I've found that the following practices help me complete projects on time:

  • Determine the business context which will be affected by the change to status quo

  • Define the scope of the solution required to satisfy the identified business need

  • Plan short iterations to verify the project direction

  • Align the solution with the existing business processes and IT infrastructure

Each of these practices is discussed in more detail below.

Determine business context

Completing this step successfully often determines the success or failure of the project.

Many organizations that operate in a competitive environment have well defined and standardized processes. Many others don't however, so be prepared to discover them. Explore the business processes which may be affected by the new solution. Learn which systems are used by the business within these processes. Embedding new solutions into these business landscapes should be considered thoroughly to reduce resistance to changes and exclude redundancy in project management, solution delivery and transition to the new state. If done right, it also gives a business analyst an opportunity to find ways to add value to the business.

The rationale for the project should be identified by the project manager, while the business analyst should identify business drivers and actual business needs.

Define solution scope

This is the exciting part of the project, but defining solution scope has never been an easy task. Short timeframes and technological changes which may occur during your project make it even more challenging.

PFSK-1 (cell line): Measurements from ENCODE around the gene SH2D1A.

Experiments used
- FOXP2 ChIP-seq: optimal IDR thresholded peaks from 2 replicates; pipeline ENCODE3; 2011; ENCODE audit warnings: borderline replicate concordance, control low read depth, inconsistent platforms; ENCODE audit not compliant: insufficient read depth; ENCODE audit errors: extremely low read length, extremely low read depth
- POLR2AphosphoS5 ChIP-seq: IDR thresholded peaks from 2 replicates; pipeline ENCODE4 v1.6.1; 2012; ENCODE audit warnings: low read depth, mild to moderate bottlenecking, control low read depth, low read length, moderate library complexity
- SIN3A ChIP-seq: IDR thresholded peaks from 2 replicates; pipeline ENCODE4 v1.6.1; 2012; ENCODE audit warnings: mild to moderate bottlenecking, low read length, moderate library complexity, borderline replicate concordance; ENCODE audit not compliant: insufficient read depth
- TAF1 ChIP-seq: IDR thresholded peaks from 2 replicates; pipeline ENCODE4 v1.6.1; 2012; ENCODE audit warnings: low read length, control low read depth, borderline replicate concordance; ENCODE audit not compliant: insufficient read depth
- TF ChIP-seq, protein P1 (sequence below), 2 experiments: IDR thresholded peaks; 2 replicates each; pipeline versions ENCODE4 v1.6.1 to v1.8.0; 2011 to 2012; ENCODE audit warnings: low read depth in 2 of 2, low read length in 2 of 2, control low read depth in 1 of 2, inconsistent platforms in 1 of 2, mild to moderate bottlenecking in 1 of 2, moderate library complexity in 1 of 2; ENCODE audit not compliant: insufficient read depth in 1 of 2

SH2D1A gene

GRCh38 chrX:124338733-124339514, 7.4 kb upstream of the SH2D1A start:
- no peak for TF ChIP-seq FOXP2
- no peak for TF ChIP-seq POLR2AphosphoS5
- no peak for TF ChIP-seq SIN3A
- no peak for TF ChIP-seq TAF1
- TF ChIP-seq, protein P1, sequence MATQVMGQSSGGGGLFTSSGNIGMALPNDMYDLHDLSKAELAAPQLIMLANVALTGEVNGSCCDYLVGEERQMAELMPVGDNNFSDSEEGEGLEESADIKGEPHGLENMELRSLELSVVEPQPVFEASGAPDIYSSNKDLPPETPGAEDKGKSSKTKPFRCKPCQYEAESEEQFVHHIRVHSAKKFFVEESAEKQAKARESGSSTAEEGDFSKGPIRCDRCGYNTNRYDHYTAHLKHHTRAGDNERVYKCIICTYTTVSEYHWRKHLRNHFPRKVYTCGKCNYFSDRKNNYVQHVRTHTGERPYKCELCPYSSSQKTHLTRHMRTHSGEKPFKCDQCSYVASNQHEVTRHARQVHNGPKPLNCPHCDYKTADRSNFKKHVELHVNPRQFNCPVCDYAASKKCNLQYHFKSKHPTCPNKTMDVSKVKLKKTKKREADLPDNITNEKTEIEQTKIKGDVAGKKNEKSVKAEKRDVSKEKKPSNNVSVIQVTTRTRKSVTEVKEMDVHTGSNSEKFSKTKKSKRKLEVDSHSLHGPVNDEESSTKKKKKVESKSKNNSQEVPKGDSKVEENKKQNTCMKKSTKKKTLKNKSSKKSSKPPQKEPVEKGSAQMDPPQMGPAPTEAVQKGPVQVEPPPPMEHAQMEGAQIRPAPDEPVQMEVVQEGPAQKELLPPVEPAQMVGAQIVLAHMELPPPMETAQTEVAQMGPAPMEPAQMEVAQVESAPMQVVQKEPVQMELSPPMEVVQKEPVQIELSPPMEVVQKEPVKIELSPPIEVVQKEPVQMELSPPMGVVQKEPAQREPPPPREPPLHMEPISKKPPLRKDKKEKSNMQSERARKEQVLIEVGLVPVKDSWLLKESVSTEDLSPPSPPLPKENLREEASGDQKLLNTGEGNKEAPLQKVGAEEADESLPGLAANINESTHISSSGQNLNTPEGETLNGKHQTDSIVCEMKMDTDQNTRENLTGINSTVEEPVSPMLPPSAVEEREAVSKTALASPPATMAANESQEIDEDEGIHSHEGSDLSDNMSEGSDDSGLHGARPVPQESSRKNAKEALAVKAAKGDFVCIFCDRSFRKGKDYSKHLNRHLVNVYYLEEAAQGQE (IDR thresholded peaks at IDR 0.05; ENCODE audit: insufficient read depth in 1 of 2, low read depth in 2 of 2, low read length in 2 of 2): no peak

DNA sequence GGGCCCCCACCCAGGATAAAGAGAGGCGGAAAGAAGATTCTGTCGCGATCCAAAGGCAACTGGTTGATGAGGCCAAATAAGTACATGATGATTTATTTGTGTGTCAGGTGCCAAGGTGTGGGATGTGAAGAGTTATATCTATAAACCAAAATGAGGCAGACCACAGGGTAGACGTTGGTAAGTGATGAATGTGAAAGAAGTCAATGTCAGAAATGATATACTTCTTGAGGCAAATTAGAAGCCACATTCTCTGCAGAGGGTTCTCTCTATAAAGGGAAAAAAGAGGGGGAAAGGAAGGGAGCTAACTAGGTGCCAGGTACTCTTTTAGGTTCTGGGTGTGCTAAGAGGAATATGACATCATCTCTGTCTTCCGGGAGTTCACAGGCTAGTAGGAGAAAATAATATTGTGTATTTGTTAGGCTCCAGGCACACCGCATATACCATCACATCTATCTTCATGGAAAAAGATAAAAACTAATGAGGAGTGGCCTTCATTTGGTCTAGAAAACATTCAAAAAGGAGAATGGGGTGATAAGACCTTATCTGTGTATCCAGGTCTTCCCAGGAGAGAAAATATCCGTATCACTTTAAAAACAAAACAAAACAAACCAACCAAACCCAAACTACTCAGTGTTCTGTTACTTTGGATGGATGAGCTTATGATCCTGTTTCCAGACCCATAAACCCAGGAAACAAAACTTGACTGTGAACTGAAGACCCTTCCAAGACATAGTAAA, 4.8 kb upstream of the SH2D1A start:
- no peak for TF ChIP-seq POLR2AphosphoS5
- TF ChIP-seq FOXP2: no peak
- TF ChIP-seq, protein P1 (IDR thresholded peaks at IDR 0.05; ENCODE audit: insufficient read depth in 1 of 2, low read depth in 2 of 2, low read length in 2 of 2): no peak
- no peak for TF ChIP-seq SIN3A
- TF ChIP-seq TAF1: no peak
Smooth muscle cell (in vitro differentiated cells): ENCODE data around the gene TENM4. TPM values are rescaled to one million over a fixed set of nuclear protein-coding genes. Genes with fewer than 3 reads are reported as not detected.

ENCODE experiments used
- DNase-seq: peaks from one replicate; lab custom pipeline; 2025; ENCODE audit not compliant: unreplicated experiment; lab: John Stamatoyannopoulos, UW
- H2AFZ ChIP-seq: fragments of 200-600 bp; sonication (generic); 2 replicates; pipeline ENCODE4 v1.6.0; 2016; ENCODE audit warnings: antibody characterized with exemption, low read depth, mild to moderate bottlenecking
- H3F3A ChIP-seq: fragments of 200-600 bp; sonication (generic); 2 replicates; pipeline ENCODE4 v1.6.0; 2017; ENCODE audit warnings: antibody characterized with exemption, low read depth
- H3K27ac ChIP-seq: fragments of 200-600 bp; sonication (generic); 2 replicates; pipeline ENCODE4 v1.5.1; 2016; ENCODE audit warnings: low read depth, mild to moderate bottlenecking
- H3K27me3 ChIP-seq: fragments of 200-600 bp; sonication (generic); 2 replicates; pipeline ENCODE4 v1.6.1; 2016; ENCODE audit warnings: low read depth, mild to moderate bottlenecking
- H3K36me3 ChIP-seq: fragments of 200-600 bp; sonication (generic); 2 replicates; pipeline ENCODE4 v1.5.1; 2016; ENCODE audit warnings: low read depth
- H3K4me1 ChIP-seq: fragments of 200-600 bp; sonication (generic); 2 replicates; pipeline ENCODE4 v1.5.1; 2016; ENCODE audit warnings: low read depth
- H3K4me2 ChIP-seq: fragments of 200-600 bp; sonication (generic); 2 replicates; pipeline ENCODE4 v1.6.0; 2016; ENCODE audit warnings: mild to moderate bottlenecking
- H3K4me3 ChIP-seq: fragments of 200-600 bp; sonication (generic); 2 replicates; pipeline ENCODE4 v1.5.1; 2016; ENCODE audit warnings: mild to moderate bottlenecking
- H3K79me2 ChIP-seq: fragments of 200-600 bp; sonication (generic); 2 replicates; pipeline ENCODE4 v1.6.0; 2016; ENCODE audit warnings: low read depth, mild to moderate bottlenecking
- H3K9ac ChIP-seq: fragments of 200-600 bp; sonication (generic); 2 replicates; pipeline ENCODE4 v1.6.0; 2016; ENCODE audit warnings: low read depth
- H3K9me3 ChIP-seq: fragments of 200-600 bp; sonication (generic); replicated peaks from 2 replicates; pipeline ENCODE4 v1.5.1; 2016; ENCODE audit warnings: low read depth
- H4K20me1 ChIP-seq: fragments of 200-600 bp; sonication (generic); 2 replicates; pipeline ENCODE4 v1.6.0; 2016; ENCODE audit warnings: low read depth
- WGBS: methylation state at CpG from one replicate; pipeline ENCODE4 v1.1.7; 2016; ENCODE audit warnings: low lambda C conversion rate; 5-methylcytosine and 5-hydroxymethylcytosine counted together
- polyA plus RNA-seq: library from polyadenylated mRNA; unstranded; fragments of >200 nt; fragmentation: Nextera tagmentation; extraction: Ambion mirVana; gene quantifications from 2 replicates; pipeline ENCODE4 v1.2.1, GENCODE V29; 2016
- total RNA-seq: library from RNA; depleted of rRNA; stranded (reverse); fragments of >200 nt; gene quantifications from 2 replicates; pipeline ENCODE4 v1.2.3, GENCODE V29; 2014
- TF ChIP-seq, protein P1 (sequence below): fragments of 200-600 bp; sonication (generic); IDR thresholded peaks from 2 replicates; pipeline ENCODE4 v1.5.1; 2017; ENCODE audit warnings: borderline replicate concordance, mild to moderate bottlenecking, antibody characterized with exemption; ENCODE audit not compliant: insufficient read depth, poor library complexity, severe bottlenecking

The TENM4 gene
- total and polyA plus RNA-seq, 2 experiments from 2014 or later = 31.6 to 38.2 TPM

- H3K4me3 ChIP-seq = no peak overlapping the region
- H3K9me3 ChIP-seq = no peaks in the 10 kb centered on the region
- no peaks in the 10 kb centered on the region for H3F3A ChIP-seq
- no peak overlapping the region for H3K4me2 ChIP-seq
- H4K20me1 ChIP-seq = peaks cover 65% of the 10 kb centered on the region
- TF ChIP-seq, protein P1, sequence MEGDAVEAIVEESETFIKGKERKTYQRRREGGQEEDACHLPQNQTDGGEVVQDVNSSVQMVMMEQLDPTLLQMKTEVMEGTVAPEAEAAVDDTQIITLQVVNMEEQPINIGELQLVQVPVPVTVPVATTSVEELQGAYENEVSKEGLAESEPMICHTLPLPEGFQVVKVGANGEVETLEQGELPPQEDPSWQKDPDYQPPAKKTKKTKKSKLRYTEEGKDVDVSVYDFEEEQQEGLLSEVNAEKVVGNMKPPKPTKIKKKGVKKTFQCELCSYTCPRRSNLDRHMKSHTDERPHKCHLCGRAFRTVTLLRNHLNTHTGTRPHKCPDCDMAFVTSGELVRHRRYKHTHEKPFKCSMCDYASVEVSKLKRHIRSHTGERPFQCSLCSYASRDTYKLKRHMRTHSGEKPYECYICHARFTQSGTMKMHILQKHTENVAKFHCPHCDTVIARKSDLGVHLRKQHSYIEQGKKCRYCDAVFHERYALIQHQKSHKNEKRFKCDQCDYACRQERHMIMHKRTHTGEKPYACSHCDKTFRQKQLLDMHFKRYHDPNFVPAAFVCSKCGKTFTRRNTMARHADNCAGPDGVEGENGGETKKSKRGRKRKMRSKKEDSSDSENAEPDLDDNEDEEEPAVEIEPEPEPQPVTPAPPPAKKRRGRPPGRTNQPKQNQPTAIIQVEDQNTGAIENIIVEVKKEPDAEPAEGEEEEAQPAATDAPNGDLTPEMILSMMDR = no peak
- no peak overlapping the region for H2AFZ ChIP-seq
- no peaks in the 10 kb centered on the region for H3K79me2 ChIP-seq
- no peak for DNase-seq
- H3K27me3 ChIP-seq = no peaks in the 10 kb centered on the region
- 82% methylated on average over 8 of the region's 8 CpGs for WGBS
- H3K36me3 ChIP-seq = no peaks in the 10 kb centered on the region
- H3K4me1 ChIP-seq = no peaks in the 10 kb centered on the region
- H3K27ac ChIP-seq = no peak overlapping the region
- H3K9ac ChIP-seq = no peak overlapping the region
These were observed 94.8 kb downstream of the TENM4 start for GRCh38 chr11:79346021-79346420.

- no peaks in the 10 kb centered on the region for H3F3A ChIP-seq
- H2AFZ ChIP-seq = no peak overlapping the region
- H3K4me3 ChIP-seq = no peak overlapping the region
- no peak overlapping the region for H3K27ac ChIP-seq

In general, to cope with this task the project team needs a solid foundation to build on - well documented processes and good infrastructure. Knowing and using best industry practices can often point you towards defining a sustainable solution and save exploration and research time.

When it comes to defining solution scope, my approach is to use only the "must" requirements for the "initial" solution, and prioritise the remaining "should" requirements into subsequent phased releases ("final" solution).

You must work closely with the solution architect and play an active role in exploring available options. Often the overlap between business analysis and system architecture saves a lot of time - I have saved up to a third of project time by ensuring that the architect could use my documents as a useful starting point in producing a detailed design of the solution.

Plan short iterations

I'm still on the fence with regards to the Agile method. Its value is clear in software development (at least for certain kinds of projects) but when it comes to business analysis, I'm not so sure. However, short iterations are one useful technique in Agile which can reduce project time. Use them to get a summary of the completed and outstanding tasks, evaluate changes to the project scope, and identify feasible shortcuts.

Project manager and business analyst need to present a unified front in dealing with business stakeholders. Face to face communication is essential to make short iterations work for analysing the current situation, required changes and making decisions on the next steps. Informal communication style helps too - really, there's just no time for strict formalities if you want to get things done. It's very important for the project manager to arrange a "green corridor" for access to authorities and clear the way for the team to focus on delivering rather than struggling with bureaucracy.